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Three Civil Rights Workers

Today’s blog was written by Damon Turner, summer intern at the National Archives at College Park, Maryland and doctoral student at Morgan State University   Freedom Summer or the Mississippi Summer Project was a time of great intrigue and courage.  Black and White Americans who witnessed the horrors of Jim Crow, attempted to change America […]

After the Civil Rights Act, Now What?

Today’s blog was written by Dr. Tina L. Ligon, Archivist at the National Archives in College Park, Maryland The passage of the Civil Rights in 1964 gave African Americans hope for equality in America.  The act allowed for the Department of Justice (DOJ) to initiate lawsuits on behalf of individuals who were discriminated against on […]

Displaying the Civil Rights Act, 1964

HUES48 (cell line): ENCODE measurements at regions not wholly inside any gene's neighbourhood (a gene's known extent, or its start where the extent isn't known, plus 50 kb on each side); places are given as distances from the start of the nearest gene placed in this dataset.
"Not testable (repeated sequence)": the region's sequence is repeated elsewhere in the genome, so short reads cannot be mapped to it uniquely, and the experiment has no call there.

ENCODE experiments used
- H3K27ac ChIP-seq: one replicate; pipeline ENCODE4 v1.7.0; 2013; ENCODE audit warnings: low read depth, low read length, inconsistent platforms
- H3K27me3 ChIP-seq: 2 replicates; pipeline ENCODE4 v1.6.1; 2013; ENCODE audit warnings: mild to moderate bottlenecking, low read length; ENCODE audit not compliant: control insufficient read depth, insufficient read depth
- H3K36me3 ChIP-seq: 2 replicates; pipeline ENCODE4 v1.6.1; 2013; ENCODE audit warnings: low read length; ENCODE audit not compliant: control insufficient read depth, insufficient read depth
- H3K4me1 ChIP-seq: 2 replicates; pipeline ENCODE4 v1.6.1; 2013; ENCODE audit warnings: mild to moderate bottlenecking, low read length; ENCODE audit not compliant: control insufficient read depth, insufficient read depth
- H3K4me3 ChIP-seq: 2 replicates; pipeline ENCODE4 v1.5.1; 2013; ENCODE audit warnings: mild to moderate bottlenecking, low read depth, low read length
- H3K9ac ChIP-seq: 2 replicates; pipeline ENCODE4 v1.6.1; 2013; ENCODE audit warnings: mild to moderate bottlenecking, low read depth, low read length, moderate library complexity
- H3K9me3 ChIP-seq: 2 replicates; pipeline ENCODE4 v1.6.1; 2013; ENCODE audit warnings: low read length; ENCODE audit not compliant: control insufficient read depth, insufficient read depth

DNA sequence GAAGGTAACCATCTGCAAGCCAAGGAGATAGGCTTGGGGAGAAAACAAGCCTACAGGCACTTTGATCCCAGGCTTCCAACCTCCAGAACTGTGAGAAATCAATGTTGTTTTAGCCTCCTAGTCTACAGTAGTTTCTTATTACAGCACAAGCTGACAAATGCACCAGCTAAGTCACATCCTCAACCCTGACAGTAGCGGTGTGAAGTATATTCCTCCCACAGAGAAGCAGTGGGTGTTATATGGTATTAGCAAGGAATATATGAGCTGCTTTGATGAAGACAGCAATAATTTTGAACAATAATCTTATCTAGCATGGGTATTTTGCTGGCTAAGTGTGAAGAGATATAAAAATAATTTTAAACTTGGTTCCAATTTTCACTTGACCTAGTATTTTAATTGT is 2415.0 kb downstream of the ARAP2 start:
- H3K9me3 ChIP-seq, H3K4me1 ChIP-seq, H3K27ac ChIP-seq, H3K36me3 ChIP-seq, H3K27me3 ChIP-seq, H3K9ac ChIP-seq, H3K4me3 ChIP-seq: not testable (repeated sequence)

Today’s blog is written by Alan Walker, Archivist at the National Archives in College Park, Maryland   Only a short time after President Johnson signed the Civil Rights Act, the National Archives had it on exhibit. It made a big impression on visitors who came from across the country and around the world to view […]

The Road to the Civil Rights Act of 1964

Today’s blog is written by Dr. Tina L. Ligon, Archivist and Damon Turner, doctoral student at Morgan State University and summer intern at the National Archives at College Park, Maryland.   At the conclusion of World War II, African Americans began an aggressive campaign to achieve equal rights in America.  Organizations such as the National […]

Dr. Harold T. Pinkett, The First African-American Archivist at the National Archives

Today’s blog is written by Alan Walker, Archivist at the National Archives at College Park, Maryland   Harold T. Pinkett, born on April 7, 1914 in Salisbury, Maryland was the first African-American Archivist at the National Archives.  He graduated summa cum laude from Morgan College (now Morgan State University) in 1935, and received his master’s […]

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